BOOK & BLOG
March 3, 2008
Books of the Week: WICKED LOVELY by Melissa Marr, AWAY by Amy Bloom, THE RUINS by Scott Smith
What a reading week it’s been. I came off a few days of being dissatisfied with everything I started to find several books I read all the way through, only to have a “I enjoyed this, but . . .” reaction to all of them.
Melissa Marr’s WICKED LOVELY is a young adult book with a lot to recommend it. Aislinn is a girl who goes to a private high school, and she lives with her grandmother. Aislinn’s life has always been full of rules, since she can see fairies. Her grandmother has taught her very carefully that she should always pretend she can’t see them, that once she acknowledges them she’ll be doomed. Aislinn knows the fairies can’t go where there’s a lot of iron, and she’s very interested in Seth, an older young man who lives in a railway car. She’s very cautious about exploring her feelings for Seth, and he’s equally careful about moderating his reactions to her. But Aislinn’s life is about to change forever, because the Summer King, Keenan, thinks Aislinn might his Summer Queen. There were something about the relationships in this book that I never understood, and I’m not sure if this was my fault or the writer’s; but I did enjoy the originality of the characters and the way the plot worked out.
AWAY by Amy Bloom is a novel about a Russian Jewish girl, Lillian, who comes to America having lost everything daughter, husband, parents in a pogram. Lillian is absolutely determined to find a life and build herself some security by any means possible in this new country. She is well on her way to doing so (she becomes mistress of an actor in the Yiddish theater) when she hears from another immigrant that her daughter, Sophie, may be alive. Lillian abandons the precarious safety she’s found and heads across America to find her daughter. This is a most unusual book. I think there’s a very realistic slant to it, since Lillian simply sweeps aside any moral qualms she might have felt because she’s hungry and penniless. She has a variety of adventures, some good, some horrible, and in the end, she finds a sort of peace.
I also read Scott Smith’s THE RUINS. The opening chapters of this horror novel are very reminiscent of Shirley Jackson in their creeping sense of dread, in the ominous details that keep piling up around a seemingly innocuous outing. But as the book progresses, Smith makes several interesting points that the typical horror novel generally ignores. The travelers fall into trouble because they don’t take the time to listen to the natives; they ignore plentiful warnings; and they don’t know the customs of the country. (Okay, maybe that happens a lot in the movies, but it’s made very clear here if they’d taken a bit more trouble to understand the language, they’d have been okay.) And the “hero” figure is as misguided as any of the other characters. He plays out his role, but the result isn’t a Hollywood moment. Hint: vines will make you nervous for a while after you read this book.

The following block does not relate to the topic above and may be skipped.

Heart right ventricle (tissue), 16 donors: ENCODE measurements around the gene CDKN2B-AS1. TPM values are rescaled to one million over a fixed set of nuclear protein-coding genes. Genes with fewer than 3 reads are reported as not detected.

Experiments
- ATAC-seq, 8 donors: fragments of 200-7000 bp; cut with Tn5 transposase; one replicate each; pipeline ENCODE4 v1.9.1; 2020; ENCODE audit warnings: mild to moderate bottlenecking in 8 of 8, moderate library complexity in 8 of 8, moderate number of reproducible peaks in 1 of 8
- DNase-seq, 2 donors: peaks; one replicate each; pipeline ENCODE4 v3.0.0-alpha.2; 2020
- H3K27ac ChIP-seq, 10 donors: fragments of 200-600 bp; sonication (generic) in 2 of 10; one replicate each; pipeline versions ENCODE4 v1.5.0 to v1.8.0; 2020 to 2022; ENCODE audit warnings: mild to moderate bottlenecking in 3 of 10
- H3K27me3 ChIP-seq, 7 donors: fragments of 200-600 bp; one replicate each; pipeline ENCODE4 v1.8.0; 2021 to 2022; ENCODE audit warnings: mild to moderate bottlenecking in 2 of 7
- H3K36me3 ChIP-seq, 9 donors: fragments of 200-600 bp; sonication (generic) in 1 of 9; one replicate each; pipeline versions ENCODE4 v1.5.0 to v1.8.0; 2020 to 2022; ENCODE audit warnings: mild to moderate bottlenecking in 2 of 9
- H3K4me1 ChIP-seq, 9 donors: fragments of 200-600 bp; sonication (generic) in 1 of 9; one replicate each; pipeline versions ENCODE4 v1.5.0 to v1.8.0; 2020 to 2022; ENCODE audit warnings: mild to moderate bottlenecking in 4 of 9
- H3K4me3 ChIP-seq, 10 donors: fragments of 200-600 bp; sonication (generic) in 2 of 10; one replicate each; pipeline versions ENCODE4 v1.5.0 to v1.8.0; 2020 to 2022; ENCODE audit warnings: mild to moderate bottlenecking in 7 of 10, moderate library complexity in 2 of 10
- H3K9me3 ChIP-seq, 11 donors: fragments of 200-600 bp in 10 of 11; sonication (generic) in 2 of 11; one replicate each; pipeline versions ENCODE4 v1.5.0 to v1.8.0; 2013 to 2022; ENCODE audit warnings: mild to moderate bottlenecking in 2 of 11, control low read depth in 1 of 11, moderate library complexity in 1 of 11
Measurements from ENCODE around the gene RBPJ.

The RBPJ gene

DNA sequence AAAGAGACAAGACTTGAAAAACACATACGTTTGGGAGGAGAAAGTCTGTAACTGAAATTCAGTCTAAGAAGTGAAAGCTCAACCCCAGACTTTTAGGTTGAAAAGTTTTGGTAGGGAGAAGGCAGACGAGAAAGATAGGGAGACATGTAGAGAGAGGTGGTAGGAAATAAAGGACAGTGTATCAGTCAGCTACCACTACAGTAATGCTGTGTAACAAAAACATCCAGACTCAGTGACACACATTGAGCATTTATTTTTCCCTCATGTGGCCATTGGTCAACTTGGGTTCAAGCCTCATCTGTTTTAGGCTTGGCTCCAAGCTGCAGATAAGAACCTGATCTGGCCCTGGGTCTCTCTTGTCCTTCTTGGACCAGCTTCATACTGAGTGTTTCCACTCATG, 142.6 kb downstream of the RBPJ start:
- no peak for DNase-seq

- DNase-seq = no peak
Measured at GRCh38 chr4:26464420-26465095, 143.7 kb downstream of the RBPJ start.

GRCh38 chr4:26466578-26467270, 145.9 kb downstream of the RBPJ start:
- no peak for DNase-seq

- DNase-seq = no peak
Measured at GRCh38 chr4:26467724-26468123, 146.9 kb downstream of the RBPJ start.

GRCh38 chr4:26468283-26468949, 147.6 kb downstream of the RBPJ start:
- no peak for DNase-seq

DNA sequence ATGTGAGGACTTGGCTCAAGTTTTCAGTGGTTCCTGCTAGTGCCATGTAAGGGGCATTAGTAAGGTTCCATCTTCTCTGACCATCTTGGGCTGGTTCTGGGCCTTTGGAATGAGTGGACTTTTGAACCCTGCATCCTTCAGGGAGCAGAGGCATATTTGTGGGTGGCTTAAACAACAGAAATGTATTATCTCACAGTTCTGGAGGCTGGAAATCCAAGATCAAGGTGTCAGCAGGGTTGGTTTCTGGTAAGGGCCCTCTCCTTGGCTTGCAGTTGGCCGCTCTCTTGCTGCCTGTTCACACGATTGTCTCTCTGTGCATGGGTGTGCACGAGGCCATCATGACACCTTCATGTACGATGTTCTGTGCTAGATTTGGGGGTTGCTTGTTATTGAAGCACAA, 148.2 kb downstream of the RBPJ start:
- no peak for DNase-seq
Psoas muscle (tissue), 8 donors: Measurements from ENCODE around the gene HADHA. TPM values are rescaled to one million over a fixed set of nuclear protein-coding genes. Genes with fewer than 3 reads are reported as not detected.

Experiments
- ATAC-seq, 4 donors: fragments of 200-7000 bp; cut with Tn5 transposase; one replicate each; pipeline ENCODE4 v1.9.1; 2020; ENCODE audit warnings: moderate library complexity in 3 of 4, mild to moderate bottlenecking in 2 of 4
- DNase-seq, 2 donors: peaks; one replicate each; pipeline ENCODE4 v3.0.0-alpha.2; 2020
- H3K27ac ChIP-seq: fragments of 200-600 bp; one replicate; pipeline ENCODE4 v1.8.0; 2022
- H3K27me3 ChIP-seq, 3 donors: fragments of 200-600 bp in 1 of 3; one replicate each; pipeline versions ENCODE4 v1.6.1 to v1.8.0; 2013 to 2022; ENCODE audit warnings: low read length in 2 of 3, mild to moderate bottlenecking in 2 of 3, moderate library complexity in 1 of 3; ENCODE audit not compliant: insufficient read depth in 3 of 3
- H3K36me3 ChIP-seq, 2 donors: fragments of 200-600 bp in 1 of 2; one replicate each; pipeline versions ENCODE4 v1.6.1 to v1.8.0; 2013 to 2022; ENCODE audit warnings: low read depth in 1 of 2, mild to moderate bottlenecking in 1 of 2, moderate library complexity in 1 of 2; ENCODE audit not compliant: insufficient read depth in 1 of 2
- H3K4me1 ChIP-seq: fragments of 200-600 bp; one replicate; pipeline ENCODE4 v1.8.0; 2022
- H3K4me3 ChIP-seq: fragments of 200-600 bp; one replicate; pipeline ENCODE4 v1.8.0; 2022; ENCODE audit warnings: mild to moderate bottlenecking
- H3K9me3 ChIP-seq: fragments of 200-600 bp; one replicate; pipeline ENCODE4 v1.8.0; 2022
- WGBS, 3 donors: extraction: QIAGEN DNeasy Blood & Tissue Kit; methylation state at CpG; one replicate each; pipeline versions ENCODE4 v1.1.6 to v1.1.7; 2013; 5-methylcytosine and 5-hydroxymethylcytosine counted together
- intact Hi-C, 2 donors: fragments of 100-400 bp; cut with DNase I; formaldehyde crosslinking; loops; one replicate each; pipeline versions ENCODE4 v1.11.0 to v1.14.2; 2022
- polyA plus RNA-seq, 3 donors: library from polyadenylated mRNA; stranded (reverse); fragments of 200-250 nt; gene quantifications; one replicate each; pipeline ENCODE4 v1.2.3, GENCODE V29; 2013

For the third or fourth time, I think I know when “True Blood” will finally be on the air. The word now is that it’ll debut in the fall, when “Entourage” starts its new season. I should have been taking this all in stride, but this is the first time any of my Hollywood entanglements has gone this far. Before, I’d have some work of mine optioned, there’d be a spate of emails from time to time, the project would die. Fairly typical, and getting this far happens to lots of writers. It’s pretty much money for nothing, and therefore welcome.
Because of Alan Ball’s clout and talent, the series based on the Sookie Stackhouse books has gone much farther. First, the script was written, and then the pilot was cast and shot, and then HBO picked it up, and then the second and third episodes were cast and shot, and then . . . the writer’s strike struck. Now, it appears, things are chugging back into movement.
In previous experiences, I never got too excited, because it never seemed very real. As I’ve said before in other blogs, this is beginning to seem very real indeed, real enough for me to worry about. That’s both pleasant and unpleasant. This is a super worry to have, but any worry is just more added to my normal helping (anyone with three children always has a heaping plate of worry waiting on the table). I worry about the debut of the series, and hope people will like it. I hope my sales figures jump when the series debuts. I wonder if I’ll go to the premiere, and if so, what I should wear. At least I don’t have to worry if I’ll like the show or not, since I’ve read the script and it’s wonderful. But what about episodes Mr. Ball doesn’t write? The thought processes go on and on, and it’s much better to just shut it out and do something I can control, like writing.
Or at least, I thought I could control the writing. About a hundred pages into the next Sookie book, I suddenly thought of a plot twist, and set off on a tangent. The writing went GREAT, and the writing went swiftly, and before I knew it . . . I’d written the end of the book. Only problem? I hadn’t written about two hundred pages of middle. At least I realized this right away, and I’ll be starting on the middle this week. It was a strange feeling, to look back on the twenty or so pages of the debatable passage, and think, “If I come back to the main problem of the book after this, the whole rest of the book will be an anticlimax. This is the end of the book, not an episode in the book.”
The more books I write, the less I know, apparently. There’s never a book where I think, “This time I know how to do it: A, then B, then C . . .” Every single book is a learning experience, that’s what keeps the writing life interesting. I’m hoping the same theory will stand true for my experiences with the television industry.
© 2009 Charlaine Harris